The Second of Three Christmas Tales
So here is another longshot.
Black and White.
A negative this time, in dazzle-dark,
Smudge and pallor where we make out you and me,
The selves we've struggled with and struggled out of,
Two shades who have consumed each other's fire,
Two flames in sunlight that can sear and singe,
But seem like wisps of enervated air,
After-wavers, feathery ether-shifts . . .
Yet apt to rekindle suddenly
If we find along the way charred grass and sticks
And an old fire-fragrance lingering on,
Erotic woodsmoke, witchery, intrigue,
Leaving us none the wiser, just better primed
To speed the plough again and feed the flame
~ Stanza Two of 'The Walk', by Seamus Heaney
Christmas day arrived in a burst of carols. Perennial favorites
played from the radio, as crisp and fresh as untrammeled snow,
despite their age. Joy to the World . Peace to all mankind.
Jean Grey, otherwise known as Phoenix, sat up in bed, stretching
like a lazy cat. They had returned to Westchester for Christmas;
wanting to spend the festive season with their team-mates
and friends. A time to be together, she had always felt, a
time unlike any other.
The smell of Christmas was in the air. Of frosty, tart pine.
Of presents wrapped in secrecy and given in love. Why did
it fail to uplift her spirits? It never had in the past; however
this year, a vague, troubling malaise hung over her, spoiling
her perfect happiness.
She sighed, glancing over at her snoring husband. Scott's
hand rested over the pillow, hugging it to his chest. He was
so pragmatic, dependable, predictable.
'I wonder what practical gift he got me this year,' she thought,
'A Hoover? A dishwasher? A hair drier? A Weed Whacker?'
Jean paused, momentarily horrified by her disloyalty. Was
Scott's lack of romance the cause of her discontentment? Impossible.
Her train of thought was interrupted by a soft knock on the
bedroom door. Pulling on her bathrobe - another birthday gift
from Scott - she opened it. She still was not accustomed to
living in the mansion, after months of near solitude in Alaska.
"My apologies, Jean," Colossus smiled at her, "But
I wanted to wish you a Merry Christmas and to inform you that
breakfast is served."
"A Merry Christmas to you as well," Jean hugged
her friend, "I'll wake up Scott."
"Indeed," Piotr nodded, "We would not want
him to be like the Bear who slept through Christmas. He would
never forgive us."
Jean laughed, but it sounded fake to her ears. As brittle
as a snow crystal. As ephemeral as the morning frost. What
was happening to them? To their love?
Christmas breakfast was a lavish affair of pancakes with
maple syrup and blueberry muffins. When the food had been
eaten and the plates had been cleared away, Jean looked around
the table. Neat piles of gifts were beside each place, wrapped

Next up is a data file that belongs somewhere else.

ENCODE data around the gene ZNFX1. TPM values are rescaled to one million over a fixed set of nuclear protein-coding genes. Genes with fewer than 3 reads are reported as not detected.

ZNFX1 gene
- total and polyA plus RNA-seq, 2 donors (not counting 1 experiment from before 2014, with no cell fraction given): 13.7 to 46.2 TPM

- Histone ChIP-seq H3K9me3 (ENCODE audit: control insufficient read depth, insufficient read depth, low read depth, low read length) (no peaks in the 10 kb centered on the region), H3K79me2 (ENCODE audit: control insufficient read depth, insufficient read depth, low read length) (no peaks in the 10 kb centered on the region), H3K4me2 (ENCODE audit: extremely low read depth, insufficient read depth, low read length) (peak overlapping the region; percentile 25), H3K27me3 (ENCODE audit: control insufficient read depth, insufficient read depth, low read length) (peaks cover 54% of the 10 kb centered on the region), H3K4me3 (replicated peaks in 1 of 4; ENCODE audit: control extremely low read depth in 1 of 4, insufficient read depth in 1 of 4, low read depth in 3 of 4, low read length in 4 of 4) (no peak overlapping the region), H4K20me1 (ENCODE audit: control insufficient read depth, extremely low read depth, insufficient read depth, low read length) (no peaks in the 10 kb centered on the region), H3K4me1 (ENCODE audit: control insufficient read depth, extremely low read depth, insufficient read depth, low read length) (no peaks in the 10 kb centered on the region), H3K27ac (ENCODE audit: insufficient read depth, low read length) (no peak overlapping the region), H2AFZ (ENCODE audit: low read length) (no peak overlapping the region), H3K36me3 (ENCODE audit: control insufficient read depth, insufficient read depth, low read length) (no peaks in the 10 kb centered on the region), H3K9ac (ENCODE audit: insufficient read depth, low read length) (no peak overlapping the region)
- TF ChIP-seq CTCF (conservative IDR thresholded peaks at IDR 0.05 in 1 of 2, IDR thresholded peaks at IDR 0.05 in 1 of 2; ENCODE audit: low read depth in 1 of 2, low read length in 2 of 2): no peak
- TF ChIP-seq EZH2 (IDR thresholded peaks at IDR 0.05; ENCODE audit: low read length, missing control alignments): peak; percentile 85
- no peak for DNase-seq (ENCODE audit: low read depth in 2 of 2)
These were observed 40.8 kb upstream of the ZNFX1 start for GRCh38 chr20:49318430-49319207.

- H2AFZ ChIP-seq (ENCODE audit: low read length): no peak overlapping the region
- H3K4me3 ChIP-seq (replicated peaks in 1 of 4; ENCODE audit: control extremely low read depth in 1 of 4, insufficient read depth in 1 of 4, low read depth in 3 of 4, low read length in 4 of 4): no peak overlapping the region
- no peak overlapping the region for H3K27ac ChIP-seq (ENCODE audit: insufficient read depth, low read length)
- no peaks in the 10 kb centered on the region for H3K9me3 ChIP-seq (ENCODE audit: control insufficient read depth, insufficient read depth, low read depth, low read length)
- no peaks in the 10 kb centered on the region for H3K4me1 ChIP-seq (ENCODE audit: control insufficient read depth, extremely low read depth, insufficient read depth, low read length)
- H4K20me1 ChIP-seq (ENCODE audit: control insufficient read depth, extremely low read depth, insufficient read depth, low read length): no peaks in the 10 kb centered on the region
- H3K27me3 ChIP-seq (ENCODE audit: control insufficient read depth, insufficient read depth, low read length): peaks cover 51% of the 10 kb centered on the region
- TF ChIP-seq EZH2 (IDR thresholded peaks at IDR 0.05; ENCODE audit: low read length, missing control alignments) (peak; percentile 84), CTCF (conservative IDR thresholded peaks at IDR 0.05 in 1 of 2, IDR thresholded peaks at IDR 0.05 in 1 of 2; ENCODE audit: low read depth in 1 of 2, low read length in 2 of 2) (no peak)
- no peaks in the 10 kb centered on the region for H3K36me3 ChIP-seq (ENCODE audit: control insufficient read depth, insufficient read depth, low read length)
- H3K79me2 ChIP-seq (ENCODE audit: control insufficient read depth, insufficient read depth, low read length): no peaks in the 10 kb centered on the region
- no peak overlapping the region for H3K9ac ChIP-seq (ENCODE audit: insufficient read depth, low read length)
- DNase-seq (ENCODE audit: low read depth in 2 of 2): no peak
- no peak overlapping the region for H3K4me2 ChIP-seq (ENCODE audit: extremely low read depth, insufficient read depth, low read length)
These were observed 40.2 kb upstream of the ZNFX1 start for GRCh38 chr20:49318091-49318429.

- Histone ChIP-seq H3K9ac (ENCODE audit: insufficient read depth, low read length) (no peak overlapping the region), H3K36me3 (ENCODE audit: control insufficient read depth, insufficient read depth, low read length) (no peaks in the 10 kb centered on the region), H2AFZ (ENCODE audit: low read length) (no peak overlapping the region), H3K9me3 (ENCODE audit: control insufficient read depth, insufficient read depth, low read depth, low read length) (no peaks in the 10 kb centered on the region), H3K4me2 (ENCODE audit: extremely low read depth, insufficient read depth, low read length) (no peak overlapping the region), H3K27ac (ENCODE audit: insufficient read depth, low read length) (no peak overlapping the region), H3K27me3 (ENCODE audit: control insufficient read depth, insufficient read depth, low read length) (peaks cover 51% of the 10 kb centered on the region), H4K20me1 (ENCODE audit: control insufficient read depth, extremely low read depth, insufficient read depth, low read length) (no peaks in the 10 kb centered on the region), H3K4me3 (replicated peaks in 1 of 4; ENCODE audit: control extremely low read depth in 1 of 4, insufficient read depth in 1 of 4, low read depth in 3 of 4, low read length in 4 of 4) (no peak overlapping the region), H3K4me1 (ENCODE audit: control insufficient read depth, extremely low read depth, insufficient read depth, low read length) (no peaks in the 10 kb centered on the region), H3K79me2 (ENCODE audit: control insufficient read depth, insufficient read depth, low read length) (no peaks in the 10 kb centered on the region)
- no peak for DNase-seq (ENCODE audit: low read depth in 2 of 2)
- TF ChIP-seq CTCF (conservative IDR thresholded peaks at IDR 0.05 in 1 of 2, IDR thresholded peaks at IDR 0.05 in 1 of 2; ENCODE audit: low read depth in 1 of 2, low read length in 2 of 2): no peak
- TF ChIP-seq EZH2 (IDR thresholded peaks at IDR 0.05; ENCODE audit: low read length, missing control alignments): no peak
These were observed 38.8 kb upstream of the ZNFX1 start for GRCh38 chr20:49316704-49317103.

in variegated paper and bound with shiny, curled ribbon. Everyone
seemed in the best of spirits, joking and teasing each other
about their gifts. Enjoying the bonds of friendship and love
which tied them together, like a Christmas ribbon.
Her eyes rested briefly on Rogue, who caught her gaze and
smiled back at her. An exquisite emerald necklace lay in the
hollow of the Southerner's throat. A gift from Gambit. It
was, Jean reflected, amazing how three small words could change
She felt for her own parcel to Scott - a slender package
that contained a watch that he had admired on one of their
shopping trips. Would he get her something similar, or would
it be yet another serviceable gift? To her surprise, Scott
pushed out his chair and stood, clearing his throat.
"Great," Marrow jeered, "Yet another feel-good
Cyclops ignored her and continued: "I have been through
a lot this year both as the leader of this team and as a person.
I have questioned everything in which I have ever believed,
and found it lacking. I have been to the brink of death and
back. I do not think I could have survived if it was not for
the love and support of my wife. . . ." he paused to
look at Jean, "They say that there is a better woman
behind every good man and I want to thank her today for .
. . for everything. I love you, Jean, and do not know what
I would do without you."
Suddenly, Phoenix understood the truth. There was more to
love than passion. Something that remained after the flames
had died away to ashes; something that endured through the
good as well as the bad; something that, like gold, could
not disappear into mist.
Unexpectedly, like a present from a stranger, joy welled
up in Phoenix and she smiled. And, even when her present from
Cyclops turned out to be a washing machine, she knew that
everything would be all right.
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